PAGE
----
The mood at the July Truckload Carriers Association Refrigerated meeting was guardedly optimistic. An unexpected drop in fuel prices was the first tangible good news in a while, but there were other reasons for optimism.
Pat Lencioni, author of “Obsessions of the Extraordinary Executive,” gave the keynote address and centered his advice around the opportunities of leading in tough times. In fact, Lencioni says that tough times not only test great leaders, but when the tide turns, an organization can end up healthier. He believes in concentrating on the factors you can control and taking practical steps to lead your company through the last part of the down cycle.
- Take time to make your leadership team more cohesive. Tough times are great opportunities to build trust and shape your team for the future.
- Define who you are and the market you serve. Take time to look at issues like: why your business exists, what values are important to you and what your strategy is going to be when things begin to turn around.
- Communicate more than ever. Talk to your people about what you want from them and what kind of company you want to create. Repeat yourself often- employees can’t get enough clarity and reinforcement.
- Take the time to evaluate the systems already in place. Are you hiring the right people? Are you rewarding the right behaviors? Are there hidden costs you can eliminate?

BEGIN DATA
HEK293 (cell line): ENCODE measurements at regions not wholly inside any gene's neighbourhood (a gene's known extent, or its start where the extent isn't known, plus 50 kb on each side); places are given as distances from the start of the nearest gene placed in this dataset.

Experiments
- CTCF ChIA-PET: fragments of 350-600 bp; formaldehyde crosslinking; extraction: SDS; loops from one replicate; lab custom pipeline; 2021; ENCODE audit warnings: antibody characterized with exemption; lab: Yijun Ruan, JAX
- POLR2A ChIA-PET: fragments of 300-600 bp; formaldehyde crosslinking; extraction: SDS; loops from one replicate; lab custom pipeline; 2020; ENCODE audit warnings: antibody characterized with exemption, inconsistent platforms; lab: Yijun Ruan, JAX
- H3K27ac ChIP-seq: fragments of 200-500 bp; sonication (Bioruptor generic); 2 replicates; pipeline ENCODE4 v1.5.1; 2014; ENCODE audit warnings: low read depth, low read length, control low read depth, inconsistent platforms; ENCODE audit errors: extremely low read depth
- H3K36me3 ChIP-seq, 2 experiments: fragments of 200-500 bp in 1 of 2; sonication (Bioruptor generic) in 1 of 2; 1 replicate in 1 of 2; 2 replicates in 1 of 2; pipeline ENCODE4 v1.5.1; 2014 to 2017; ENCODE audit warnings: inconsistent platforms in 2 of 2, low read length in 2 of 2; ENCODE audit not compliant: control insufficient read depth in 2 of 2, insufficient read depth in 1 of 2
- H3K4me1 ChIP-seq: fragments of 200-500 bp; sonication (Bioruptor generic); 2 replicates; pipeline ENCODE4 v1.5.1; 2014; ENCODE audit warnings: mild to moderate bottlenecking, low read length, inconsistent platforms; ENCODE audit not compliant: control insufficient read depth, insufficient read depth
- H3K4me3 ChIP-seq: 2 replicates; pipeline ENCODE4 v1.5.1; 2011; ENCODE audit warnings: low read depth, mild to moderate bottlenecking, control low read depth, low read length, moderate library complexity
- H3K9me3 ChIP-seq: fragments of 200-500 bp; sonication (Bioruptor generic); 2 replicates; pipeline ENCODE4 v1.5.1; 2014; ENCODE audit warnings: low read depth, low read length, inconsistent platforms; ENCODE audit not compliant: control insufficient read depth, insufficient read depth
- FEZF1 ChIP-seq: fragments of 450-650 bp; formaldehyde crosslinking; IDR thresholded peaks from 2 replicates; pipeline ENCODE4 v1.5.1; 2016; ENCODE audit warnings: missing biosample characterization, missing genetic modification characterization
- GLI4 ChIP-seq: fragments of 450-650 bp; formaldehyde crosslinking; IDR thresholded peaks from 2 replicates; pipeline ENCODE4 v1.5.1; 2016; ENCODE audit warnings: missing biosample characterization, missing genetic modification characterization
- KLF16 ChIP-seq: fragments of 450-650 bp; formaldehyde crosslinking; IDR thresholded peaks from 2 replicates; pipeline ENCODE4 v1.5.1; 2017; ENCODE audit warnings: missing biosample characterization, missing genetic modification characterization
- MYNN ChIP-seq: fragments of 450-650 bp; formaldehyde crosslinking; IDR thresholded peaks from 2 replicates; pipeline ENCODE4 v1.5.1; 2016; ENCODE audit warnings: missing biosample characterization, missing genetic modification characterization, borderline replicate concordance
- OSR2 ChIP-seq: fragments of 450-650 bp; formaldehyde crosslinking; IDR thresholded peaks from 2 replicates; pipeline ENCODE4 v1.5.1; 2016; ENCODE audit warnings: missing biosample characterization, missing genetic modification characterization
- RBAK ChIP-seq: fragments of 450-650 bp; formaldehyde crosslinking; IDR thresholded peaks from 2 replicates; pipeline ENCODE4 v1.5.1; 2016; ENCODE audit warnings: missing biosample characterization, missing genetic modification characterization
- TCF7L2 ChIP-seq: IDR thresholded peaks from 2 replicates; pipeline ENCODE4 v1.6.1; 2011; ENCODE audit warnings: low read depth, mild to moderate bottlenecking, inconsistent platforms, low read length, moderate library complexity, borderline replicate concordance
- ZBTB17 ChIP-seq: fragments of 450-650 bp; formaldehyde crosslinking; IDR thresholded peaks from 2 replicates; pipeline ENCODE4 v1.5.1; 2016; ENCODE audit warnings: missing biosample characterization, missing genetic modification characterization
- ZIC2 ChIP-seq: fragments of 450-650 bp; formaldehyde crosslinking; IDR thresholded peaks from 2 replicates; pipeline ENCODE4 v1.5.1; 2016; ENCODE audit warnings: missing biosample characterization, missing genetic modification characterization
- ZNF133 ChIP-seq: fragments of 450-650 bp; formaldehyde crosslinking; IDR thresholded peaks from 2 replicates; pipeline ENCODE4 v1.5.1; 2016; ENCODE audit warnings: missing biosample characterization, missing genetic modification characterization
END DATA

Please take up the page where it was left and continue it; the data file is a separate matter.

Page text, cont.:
When business is booming, and everyone is busy, it’s hard to justify taking time to do these things. Right now, there is no good reason not to. Lencioni suggests you keep in mind that the world will look very different two years from now. “You will look back and ask yourself, ‘Was I a good leader when it mattered the most?'”
CR England’s CEO Dan England agrees that the challenges of tough times can translate into opportunities for evaluation and reflection. “Although we would not invite the kind of adversity that is currently confronting the industry, we are already seeing the fruits of an intensive refocus on cost reduction that has been dictated by the difficult times. We are a better carrier for having had this experience,” England says.
Most long-timers in the business concur; this is an economic cycle, and opportunities abound for those with the vision to seize the experience as a leadership proving ground.
Chip Magner is publisher of Commercial Carrier Journal.